Butler University offers a unique experience for faculty members to live with students in the dorms through a program faculty-in-residence.
It also creates a very unusual situation for the families of faculty-in-residence.
After talking to Deb Lecklider and Meredith Beilfuss, both faculty-in-residence, Catherine Pangan was convinced that the faculty-in-residence program would be an incredible experience.
“I sent in my application and then was interviewed by a team that included Dean [Irene] Stevens,” Pangan said. “I remember getting the call. We were all at the Indianapolis Zoo, and I saw Dr. Stevens’ number pop up.
“I never thought in a million years that we would get it, because I wanted it so badly. [After] she said that we got it, we were all celebrating at the zoo.”
Pangan, assistant professor in the College of Education, knew her desire to become a faculty-in-residence would affect her entire family, but luckily her husband, Roland Pangan, was fully supportive of the move.
“He was all for [moving into Schwitzer],” Pangan said. “I had mentioned that I really wanted to apply for this position and he was like ‘Oh, yeah let’s do it!’ He was open from the start, which is exciting and wonderful. He fits right in. He loves to do all the programming [with students] too.”
Although their living arrangements are much different than before, Pangan insists on keeping their family life as routine as possible, especially with her son, Hudson.
“We really try to maintain the family atmosphere,” Pangan said. “We make him set the table in Atherton every night. Also, his bedtime is still 8:00 p.m. even though he is in a freshman dorm.
“Everybody is super respectful. I am more worried about us being loud in the morning and waking the girls.”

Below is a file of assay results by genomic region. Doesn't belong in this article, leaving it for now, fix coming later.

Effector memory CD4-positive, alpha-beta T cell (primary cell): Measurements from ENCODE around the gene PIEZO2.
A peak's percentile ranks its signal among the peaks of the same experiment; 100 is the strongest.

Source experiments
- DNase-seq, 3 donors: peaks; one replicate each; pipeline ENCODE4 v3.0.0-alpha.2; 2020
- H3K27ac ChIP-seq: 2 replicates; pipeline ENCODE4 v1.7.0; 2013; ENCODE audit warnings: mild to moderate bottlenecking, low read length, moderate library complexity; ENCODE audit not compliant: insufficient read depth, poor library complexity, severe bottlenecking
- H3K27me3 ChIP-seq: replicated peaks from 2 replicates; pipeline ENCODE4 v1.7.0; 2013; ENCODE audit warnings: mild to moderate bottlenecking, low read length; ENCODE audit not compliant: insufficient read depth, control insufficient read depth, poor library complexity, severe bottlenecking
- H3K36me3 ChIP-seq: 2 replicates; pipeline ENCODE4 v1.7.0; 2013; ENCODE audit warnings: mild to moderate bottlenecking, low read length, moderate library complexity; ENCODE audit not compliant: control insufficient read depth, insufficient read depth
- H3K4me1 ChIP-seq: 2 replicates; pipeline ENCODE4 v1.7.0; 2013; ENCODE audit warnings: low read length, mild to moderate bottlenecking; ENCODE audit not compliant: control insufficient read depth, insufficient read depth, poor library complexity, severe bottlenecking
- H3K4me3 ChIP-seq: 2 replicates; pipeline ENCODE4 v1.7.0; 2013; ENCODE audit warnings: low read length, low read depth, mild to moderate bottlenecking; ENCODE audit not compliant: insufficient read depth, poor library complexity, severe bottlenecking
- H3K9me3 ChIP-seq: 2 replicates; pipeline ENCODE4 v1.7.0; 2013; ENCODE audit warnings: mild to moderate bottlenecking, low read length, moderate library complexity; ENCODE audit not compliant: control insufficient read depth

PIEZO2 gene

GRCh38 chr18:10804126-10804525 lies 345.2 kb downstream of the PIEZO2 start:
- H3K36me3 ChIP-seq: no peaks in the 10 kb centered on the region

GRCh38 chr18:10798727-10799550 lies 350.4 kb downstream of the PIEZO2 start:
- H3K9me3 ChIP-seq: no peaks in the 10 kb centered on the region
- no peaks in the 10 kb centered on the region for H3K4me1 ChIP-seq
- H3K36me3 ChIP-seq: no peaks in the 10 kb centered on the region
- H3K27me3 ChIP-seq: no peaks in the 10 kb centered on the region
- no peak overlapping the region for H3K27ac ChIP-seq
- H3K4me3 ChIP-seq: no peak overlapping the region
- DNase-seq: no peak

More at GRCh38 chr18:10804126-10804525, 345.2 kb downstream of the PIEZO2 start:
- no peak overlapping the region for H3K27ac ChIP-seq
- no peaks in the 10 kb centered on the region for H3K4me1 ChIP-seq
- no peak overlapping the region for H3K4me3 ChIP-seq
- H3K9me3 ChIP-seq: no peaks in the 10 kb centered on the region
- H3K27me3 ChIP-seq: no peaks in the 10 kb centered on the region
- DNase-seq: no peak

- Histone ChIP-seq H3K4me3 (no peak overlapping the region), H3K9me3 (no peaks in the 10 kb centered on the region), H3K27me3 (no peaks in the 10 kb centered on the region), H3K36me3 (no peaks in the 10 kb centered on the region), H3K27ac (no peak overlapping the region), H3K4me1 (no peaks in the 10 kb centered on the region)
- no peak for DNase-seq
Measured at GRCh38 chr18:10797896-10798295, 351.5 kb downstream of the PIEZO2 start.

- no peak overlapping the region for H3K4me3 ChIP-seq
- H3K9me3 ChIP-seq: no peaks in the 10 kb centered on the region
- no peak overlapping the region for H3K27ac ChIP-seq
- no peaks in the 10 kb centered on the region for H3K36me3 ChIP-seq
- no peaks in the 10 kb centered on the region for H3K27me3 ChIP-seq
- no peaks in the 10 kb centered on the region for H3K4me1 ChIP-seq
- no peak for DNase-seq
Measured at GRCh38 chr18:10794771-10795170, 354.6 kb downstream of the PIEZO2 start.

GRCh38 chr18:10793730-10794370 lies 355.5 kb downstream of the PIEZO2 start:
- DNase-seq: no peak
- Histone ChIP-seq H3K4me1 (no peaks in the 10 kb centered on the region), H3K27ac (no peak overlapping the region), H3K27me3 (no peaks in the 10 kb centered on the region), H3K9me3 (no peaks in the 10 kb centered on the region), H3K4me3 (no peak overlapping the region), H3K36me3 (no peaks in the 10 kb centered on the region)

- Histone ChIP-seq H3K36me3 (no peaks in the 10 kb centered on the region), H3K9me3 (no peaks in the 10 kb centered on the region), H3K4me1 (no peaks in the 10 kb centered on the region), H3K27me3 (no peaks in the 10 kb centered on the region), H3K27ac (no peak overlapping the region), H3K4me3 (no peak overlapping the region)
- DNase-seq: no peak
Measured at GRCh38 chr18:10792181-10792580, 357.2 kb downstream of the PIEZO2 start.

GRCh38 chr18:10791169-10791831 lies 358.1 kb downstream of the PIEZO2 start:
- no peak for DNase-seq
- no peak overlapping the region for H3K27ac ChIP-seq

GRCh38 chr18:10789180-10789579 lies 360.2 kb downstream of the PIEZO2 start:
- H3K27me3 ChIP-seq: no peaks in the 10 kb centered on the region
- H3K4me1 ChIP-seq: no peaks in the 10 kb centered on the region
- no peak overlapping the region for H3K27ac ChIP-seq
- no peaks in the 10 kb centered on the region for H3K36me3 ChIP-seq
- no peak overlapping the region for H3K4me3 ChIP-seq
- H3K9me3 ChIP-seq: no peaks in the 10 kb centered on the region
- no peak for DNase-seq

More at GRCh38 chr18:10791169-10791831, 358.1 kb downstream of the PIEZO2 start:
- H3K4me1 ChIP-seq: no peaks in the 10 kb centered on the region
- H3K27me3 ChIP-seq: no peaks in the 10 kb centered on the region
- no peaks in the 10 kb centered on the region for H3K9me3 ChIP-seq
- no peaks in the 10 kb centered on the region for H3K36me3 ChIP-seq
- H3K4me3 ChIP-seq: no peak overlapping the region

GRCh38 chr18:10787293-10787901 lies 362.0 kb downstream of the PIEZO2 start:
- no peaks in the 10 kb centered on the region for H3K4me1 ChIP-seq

According to Pangan, the students living in Schwitzer Hall, both last year and this year, have become like family.
“It’s getting to be like he has 500 sisters,” Pangan said. “He adores the Schwitzer residents and [in return] they seem extremely protective of him.
“He loves inviting them in for snacks and he also loves visiting their rooms.”
Hudson, who claims his favorite day of the year besides Christmas is Butler move-in day, has a mutual adoration of the students living in Schwitzer Hall.
“I was getting lonely at [our] other house,” Hudson said. “[But now] my favorite part of living here [is that] I have lots of friends who live in Schwitzer.”
Professor Chris Bungard, the faculty-in-residence at Ross hall, has had similar positive experiences living in the dorm setting.
“Becoming a faculty-in-residence [began as] a very good way to meet Butler students and to understand them better,” Bungard said. “You end up learning a lot about what it is like to live on this campus and to be a part of this university.
“Living with the students is a perspective that I think a lot of faculty do not end up getting.”
Bungard, an assistant professor in classical studies, made the decision to apply for the position before he and his wife, Kara Bungard, were married. At the time, she was hesitant about his choice.
“It was kind of a tough decision in part because you can only live in the apartment with your spouse. So she could only move in once we got married, and it put her in a tricky situation,” Bungard said. “But ultimately she came around to it.
“We got married last December and so she moved into Ross halfway through the year.”
Despite his wife’s initial uncertainty, Bungard said that she interacts with the students very well.
“Once we played ultimate Frisbee at night with a glow-in-the-dark Frisbee, which was actually her idea,” Bungard said. “It is nice [to have her around] because it is somebody else who has ideas of things.”
While they are both enjoying their positions right now, Bungard says that he is not sure how much longer he will be a faculty-in-residence.
“One of the factors involved is if my wife and I end up having kids anytime soon,” Bungard said. “I think that the apartments in Residential College work really well for having a family.”
Bungard said, he knows faculty-in-residence John Esteb has basically raised his two children in Residential College.
The layout of those apartments have more privacy, which would be better for raising a family, he said.
For now, both the Pangans and Bungards are happy with their living arrangements.
“I just keep coming across the word gift,” Pangan said. “It is just such a gift and privilege for the people to share their lives and college experiences with us.”